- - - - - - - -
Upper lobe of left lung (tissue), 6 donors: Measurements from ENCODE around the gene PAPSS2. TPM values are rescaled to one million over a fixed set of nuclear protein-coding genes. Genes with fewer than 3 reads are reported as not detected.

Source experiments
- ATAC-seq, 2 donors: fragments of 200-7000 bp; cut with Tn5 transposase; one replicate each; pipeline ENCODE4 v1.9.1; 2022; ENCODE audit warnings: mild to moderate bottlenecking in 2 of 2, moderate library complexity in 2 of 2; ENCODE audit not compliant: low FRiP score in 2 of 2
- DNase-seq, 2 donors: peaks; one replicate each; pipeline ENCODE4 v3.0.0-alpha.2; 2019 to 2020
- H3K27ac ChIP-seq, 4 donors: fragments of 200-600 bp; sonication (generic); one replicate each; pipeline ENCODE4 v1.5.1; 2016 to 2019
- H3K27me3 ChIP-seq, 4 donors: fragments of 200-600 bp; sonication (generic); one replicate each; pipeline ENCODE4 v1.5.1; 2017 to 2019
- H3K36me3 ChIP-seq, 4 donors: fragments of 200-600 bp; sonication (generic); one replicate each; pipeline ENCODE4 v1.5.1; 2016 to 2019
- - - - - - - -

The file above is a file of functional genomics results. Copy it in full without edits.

Upper lobe of left lung (tissue), 6 donors: Measurements from ENCODE around the gene PAPSS2. TPM values are rescaled to one million over a fixed set of nuclear protein-coding genes. Genes with fewer than 3 reads are reported as not detected.

Source experiments
- ATAC-seq, 2 donors: fragments of 200-7000 bp; cut with Tn5 transposase; one replicate each; pipeline ENCODE4 v1.9.1; 2022; ENCODE audit warnings: mild to moderate bottlenecking in 2 of 2, moderate library complexity in 2 of 2; ENCODE audit not compliant: low FRiP score in 2 of 2
- DNase-seq, 2 donors: peaks; one replicate each; pipeline ENCODE4 v3.0.0-alpha.2; 2019 to 2020
- H3K27ac ChIP-seq, 4 donors: fragments of 200-600 bp; sonication (generic); one replicate each; pipeline ENCODE4 v1.5.1; 2016 to 2019
- H3K27me3 ChIP-seq, 4 donors: fragments of 200-600 bp; sonication (generic); one replicate each; pipeline ENCODE4 v1.5.1; 2017 to 2019
- H3K36me3 ChIP-seq, 4 donors: fragments of 200-600 bp; sonication (generic); one replicate each; pipeline ENCODE4 v1.5.1; 2016 to 2019